Step 1 – Identify your niche (Who do you sell to?)
What is a niche and why should you care? A niche is defined as: denoting or relating to products, services, or interests that appeal to a small, specialized section of the population. For some, this seems counter-intuitive, why would I want to exclude potential customers?
Unless you’re looking to directly compete with Amazon and Walmart, you’re not really selling everything to everyone, right? Most likely you’re selling a certain type of thing, to a certain type of customer. If so, you’re already using niche marketing!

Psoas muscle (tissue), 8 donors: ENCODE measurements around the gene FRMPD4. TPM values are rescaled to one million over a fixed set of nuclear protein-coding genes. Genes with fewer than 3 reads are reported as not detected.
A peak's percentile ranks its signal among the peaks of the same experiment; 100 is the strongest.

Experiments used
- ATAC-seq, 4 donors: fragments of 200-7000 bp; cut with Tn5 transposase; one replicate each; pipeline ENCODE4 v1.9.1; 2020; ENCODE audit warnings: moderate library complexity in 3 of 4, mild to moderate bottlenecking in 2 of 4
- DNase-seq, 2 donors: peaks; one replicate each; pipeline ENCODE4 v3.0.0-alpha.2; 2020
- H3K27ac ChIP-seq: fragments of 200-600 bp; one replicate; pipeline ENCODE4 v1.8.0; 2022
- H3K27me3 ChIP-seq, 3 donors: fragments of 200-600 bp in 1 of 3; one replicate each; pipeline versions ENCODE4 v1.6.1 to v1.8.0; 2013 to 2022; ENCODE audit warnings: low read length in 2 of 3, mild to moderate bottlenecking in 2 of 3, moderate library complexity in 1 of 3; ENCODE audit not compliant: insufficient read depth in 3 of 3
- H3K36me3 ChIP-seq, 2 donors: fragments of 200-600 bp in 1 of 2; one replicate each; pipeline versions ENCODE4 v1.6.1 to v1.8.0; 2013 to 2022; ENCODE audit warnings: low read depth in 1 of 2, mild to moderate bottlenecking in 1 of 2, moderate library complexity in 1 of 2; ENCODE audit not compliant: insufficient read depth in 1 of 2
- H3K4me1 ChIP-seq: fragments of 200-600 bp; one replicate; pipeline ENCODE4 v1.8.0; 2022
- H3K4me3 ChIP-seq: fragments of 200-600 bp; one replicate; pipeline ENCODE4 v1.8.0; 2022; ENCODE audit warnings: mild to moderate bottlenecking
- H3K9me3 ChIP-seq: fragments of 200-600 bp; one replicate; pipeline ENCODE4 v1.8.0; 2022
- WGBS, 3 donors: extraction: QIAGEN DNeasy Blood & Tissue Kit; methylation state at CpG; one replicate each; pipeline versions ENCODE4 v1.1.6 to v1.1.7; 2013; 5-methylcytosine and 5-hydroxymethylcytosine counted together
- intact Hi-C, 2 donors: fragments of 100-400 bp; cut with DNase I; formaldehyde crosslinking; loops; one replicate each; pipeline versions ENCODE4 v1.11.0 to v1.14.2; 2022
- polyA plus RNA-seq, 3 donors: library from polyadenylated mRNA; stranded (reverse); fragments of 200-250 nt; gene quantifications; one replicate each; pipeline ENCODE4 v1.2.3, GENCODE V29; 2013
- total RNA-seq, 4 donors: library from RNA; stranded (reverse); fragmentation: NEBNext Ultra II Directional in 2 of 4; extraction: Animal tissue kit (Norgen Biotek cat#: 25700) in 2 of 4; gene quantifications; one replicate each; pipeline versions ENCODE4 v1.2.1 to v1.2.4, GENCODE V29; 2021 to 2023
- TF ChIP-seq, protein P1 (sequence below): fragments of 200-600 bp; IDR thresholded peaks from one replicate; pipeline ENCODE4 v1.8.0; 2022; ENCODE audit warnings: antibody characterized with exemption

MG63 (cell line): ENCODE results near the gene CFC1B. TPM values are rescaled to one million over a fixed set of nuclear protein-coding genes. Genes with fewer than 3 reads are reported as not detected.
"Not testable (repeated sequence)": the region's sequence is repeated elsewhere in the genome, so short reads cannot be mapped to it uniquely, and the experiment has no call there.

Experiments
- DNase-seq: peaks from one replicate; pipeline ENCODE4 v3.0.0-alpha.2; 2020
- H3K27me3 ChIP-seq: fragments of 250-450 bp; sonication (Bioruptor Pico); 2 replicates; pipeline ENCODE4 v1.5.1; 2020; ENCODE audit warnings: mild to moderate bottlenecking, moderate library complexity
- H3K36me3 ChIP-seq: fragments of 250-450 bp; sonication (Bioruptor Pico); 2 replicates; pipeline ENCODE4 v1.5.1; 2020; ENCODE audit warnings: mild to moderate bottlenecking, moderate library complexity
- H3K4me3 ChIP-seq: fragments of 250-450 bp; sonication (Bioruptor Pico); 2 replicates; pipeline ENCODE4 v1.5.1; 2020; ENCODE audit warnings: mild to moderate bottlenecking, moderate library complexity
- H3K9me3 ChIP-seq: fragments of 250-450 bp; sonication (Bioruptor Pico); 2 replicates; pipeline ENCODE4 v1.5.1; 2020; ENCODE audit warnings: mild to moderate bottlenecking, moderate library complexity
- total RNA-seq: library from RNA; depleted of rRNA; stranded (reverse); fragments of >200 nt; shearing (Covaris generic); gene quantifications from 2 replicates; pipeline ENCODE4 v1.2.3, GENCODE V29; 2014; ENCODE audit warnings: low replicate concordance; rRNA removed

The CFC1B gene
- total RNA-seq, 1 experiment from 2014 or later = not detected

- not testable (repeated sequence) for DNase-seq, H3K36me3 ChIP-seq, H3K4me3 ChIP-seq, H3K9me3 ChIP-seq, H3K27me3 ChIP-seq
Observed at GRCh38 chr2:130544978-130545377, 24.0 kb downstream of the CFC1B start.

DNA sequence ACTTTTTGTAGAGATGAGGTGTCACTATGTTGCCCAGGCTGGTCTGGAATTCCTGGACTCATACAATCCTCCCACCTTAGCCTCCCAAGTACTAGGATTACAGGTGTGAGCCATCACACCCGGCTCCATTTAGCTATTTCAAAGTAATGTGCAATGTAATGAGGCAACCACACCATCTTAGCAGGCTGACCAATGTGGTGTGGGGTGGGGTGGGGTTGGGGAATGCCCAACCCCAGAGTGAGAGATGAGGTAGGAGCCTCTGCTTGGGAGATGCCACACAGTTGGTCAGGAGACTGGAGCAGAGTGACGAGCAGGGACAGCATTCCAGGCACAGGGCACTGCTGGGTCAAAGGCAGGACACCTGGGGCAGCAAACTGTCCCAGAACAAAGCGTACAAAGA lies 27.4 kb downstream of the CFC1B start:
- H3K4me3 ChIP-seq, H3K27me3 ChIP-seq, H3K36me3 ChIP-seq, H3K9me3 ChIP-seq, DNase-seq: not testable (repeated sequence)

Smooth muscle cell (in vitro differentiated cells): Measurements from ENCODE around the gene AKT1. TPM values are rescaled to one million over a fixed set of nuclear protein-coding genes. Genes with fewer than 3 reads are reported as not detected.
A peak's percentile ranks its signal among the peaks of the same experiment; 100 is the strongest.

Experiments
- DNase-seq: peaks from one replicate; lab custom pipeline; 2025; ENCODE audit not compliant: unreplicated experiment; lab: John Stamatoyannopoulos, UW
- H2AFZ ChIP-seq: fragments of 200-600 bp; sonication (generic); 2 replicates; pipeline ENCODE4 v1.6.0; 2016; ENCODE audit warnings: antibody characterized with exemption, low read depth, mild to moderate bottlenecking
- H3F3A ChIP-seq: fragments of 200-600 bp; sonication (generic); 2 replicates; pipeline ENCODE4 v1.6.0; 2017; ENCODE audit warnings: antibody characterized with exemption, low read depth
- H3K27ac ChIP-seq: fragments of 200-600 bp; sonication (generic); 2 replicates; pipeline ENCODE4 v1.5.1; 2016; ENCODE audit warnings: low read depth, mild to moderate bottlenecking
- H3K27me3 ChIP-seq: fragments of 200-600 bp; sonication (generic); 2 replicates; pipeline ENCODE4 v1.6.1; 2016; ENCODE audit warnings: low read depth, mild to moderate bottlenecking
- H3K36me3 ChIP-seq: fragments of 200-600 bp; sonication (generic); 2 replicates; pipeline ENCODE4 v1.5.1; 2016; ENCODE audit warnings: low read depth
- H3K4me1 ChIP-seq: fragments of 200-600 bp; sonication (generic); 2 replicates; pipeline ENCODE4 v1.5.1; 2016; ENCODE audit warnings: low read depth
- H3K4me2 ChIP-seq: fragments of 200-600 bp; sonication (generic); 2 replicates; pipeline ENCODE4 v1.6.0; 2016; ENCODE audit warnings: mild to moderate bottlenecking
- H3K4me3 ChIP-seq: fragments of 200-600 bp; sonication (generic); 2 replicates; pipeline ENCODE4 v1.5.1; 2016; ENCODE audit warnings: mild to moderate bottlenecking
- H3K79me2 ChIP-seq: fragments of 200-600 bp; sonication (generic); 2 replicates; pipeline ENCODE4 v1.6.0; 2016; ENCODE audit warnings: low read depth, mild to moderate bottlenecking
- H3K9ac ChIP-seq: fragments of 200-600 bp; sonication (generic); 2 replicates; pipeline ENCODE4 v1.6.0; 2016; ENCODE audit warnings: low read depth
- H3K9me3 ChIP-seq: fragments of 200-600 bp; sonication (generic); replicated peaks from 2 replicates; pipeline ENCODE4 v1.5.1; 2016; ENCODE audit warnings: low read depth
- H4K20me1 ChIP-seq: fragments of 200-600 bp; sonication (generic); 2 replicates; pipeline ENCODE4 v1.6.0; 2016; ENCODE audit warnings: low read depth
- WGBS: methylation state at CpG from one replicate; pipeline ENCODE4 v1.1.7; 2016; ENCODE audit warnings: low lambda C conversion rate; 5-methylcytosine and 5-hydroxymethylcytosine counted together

Smart business owners will write down (in a marketing plan) what niche they want to serve and how. Haven’t written out your marketing plan yet? Neither have most of your competitors and other small to medium sized businesses across the US. Wouldn’t it be great if you had an advantage over your competition? Start with writing your marketing plan.
Step 2 – Market Conditions (What is unique about you?)
The first thing to do is to scope out the conditions of your market. How many competitors do you have? Are there large competitors operating in the space? What kind of needs and pain points are being served? Is the market growing? Most of this information is easy to find online.